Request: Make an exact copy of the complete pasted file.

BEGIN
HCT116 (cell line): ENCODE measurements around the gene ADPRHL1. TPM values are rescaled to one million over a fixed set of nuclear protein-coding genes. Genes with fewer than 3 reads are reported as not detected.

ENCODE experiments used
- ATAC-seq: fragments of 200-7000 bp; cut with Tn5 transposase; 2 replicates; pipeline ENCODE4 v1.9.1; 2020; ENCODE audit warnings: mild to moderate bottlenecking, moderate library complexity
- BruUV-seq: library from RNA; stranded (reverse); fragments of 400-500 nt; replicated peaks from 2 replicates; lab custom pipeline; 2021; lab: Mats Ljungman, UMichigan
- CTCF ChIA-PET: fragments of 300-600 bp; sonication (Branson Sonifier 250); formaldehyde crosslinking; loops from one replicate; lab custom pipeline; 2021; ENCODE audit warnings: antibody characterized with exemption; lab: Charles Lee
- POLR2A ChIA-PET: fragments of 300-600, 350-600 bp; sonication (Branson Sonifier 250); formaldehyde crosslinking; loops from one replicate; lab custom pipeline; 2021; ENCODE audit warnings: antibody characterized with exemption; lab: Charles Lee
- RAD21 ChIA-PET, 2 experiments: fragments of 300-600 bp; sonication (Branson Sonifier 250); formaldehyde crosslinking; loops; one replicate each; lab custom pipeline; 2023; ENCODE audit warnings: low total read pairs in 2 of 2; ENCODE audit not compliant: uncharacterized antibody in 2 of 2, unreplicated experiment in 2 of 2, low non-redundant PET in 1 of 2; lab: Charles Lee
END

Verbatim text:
HCT116 (cell line): ENCODE measurements around the gene ADPRHL1. TPM values are rescaled to one million over a fixed set of nuclear protein-coding genes. Genes with fewer than 3 reads are reported as not detected.

ENCODE experiments used
- ATAC-seq: fragments of 200-7000 bp; cut with Tn5 transposase; 2 replicates; pipeline ENCODE4 v1.9.1; 2020; ENCODE audit warnings: mild to moderate bottlenecking, moderate library complexity
- BruUV-seq: library from RNA; stranded (reverse); fragments of 400-500 nt; replicated peaks from 2 replicates; lab custom pipeline; 2021; lab: Mats Ljungman, UMichigan
- CTCF ChIA-PET: fragments of 300-600 bp; sonication (Branson Sonifier 250); formaldehyde crosslinking; loops from one replicate; lab custom pipeline; 2021; ENCODE audit warnings: antibody characterized with exemption; lab: Charles Lee
- POLR2A ChIA-PET: fragments of 300-600, 350-600 bp; sonication (Branson Sonifier 250); formaldehyde crosslinking; loops from one replicate; lab custom pipeline; 2021; ENCODE audit warnings: antibody characterized with exemption; lab: Charles Lee
- RAD21 ChIA-PET, 2 experiments: fragments of 300-600 bp; sonication (Branson Sonifier 250); formaldehyde crosslinking; loops; one replicate each; lab custom pipeline; 2023; ENCODE audit warnings: low total read pairs in 2 of 2; ENCODE audit not compliant: uncharacterized antibody in 2 of 2, unreplicated experiment in 2 of 2, low non-redundant PET in 1 of 2; lab: Charles Lee